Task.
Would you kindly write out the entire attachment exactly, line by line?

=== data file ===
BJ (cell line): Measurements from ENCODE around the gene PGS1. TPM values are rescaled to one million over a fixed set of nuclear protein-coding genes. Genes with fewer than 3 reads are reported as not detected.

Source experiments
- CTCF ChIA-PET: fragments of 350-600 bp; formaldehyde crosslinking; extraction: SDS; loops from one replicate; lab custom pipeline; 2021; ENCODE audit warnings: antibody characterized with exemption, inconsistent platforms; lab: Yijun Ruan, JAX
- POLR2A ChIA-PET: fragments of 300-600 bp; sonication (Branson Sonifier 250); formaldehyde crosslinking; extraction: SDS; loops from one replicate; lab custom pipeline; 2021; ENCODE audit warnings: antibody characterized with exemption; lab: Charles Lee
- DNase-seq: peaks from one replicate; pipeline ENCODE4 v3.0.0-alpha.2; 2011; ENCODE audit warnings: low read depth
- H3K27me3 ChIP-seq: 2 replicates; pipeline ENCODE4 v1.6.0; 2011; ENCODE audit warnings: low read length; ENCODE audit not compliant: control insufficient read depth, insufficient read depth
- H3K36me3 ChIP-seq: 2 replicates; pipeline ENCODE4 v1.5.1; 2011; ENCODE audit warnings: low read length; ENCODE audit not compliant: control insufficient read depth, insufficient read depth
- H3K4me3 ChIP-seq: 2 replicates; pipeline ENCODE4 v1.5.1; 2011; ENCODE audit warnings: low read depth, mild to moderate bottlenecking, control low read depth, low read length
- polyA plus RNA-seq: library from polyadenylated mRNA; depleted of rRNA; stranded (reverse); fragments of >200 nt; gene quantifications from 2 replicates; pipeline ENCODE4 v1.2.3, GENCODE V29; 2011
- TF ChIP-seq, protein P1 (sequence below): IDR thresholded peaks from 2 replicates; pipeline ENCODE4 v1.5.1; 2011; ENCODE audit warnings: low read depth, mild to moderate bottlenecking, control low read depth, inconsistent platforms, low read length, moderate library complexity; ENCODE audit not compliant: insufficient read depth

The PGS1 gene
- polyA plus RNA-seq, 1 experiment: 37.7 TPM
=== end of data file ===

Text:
BJ (cell line): Measurements from ENCODE around the gene PGS1. TPM values are rescaled to one million over a fixed set of nuclear protein-coding genes. Genes with fewer than 3 reads are reported as not detected.

Source experiments
- CTCF ChIA-PET: fragments of 350-600 bp; formaldehyde crosslinking; extraction: SDS; loops from one replicate; lab custom pipeline; 2021; ENCODE audit warnings: antibody characterized with exemption, inconsistent platforms; lab: Yijun Ruan, JAX
- POLR2A ChIA-PET: fragments of 300-600 bp; sonication (Branson Sonifier 250); formaldehyde crosslinking; extraction: SDS; loops from one replicate; lab custom pipeline; 2021; ENCODE audit warnings: antibody characterized with exemption; lab: Charles Lee
- DNase-seq: peaks from one replicate; pipeline ENCODE4 v3.0.0-alpha.2; 2011; ENCODE audit warnings: low read depth
- H3K27me3 ChIP-seq: 2 replicates; pipeline ENCODE4 v1.6.0; 2011; ENCODE audit warnings: low read length; ENCODE audit not compliant: control insufficient read depth, insufficient read depth
- H3K36me3 ChIP-seq: 2 replicates; pipeline ENCODE4 v1.5.1; 2011; ENCODE audit warnings: low read length; ENCODE audit not compliant: control insufficient read depth, insufficient read depth
- H3K4me3 ChIP-seq: 2 replicates; pipeline ENCODE4 v1.5.1; 2011; ENCODE audit warnings: low read depth, mild to moderate bottlenecking, control low read depth, low read length
- polyA plus RNA-seq: library from polyadenylated mRNA; depleted of rRNA; stranded (reverse); fragments of >200 nt; gene quantifications from 2 replicates; pipeline ENCODE4 v1.2.3, GENCODE V29; 2011
- TF ChIP-seq, protein P1 (sequence below): IDR thresholded peaks from 2 replicates; pipeline ENCODE4 v1.5.1; 2011; ENCODE audit warnings: low read depth, mild to moderate bottlenecking, control low read depth, inconsistent platforms, low read length, moderate library complexity; ENCODE audit not compliant: insufficient read depth

The PGS1 gene
- polyA plus RNA-seq, 1 experiment: 37.7 TPM